Fortunately, a few months ago, I had stumbled across two YouTube segments on Ken Patterson's 'What's Neat' column for last January and February. Both discussed how build a similar tool using a standard half inch drive breaker bar. The links to these are:
- January 2017 (https://www.youtube.com/watch?v=zNAkczzwQu4&t=164s starts at 2:59)
- February 2017(https://www.youtube.com/watch?v=QuE22ZCqlRw&t=234s starts at 1:41)
The breaker bar was purchased from Auto One for around $20 and each base took around an hour to fabricate excluding curing time for glues. Noting that 'Tidy Track' retails for something between $60-$70, it probably represents a significantly cheaper option.
One thing was evident as soon as the tool was put into use. The weight of the bar made the tool considerably heavier than its commercial equivalent and negated the need for the additional force that I had felt was necessary for the effective use of the Woodland Scenics tool.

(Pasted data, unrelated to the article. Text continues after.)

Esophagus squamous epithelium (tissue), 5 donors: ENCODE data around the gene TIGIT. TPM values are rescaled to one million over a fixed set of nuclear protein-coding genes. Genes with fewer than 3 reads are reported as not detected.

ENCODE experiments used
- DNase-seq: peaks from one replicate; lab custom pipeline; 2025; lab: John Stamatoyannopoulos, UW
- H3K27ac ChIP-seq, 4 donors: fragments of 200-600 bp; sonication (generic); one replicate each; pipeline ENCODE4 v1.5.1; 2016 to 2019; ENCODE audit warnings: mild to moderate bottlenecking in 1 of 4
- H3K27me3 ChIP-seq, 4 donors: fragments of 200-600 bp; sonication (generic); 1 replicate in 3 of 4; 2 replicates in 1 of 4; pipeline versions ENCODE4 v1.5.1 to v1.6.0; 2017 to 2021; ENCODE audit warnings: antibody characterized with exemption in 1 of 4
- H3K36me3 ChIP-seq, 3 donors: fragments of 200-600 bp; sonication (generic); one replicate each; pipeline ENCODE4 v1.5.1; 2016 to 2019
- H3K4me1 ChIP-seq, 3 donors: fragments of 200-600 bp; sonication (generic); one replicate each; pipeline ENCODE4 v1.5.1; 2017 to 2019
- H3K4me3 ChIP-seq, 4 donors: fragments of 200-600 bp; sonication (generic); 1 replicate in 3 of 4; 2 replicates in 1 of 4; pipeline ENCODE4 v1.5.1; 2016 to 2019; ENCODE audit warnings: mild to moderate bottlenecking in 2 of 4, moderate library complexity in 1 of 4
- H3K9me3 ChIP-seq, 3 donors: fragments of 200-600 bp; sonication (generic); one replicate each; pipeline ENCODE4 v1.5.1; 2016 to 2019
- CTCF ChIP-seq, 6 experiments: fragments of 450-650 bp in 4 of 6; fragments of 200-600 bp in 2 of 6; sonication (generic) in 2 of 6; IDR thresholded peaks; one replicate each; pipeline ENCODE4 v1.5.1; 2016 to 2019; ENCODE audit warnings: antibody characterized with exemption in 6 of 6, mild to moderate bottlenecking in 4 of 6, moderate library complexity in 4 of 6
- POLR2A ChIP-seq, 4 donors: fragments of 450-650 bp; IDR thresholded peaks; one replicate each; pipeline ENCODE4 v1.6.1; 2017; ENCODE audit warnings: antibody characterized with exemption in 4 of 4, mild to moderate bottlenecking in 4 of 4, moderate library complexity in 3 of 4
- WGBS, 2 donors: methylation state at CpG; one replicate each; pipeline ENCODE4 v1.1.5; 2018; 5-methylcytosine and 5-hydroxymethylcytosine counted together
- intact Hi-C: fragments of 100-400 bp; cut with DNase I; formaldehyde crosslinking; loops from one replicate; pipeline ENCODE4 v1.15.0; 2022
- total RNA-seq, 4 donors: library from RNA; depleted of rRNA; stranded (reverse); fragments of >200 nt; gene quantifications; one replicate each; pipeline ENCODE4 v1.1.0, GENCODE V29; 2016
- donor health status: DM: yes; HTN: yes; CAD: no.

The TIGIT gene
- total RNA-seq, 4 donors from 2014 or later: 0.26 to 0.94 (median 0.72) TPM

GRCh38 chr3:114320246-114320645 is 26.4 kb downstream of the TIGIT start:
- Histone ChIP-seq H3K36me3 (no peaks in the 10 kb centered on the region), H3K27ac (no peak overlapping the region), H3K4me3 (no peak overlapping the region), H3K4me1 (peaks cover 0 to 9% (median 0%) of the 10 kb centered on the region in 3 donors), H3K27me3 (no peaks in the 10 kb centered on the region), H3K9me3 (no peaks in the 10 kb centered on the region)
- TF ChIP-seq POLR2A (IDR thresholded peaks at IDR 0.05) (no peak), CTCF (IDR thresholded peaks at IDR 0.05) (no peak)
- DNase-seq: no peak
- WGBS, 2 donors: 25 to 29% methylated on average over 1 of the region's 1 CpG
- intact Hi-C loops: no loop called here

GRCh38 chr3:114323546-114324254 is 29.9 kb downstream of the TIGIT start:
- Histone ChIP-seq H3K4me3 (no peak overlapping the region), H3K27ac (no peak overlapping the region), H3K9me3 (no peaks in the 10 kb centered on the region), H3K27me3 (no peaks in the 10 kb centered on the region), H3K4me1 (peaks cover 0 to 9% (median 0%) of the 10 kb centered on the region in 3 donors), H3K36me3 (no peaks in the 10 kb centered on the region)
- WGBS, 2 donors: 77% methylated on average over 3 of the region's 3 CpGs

Ken's February column also noted the impact of the height of the breaker bar's pivot point and the potential to trip up the cleaning head. My experience reinforced this observation. The higher the pivot point above the track, the longer the lever arm and the greater the potential that a minor defect in the track will cause a snag in the movement of the cleaning head.
And so, after nearly five years of adaptions, tweaks and repairs, hopefully, now I have a solution that will work reliably without disintegrating periodically.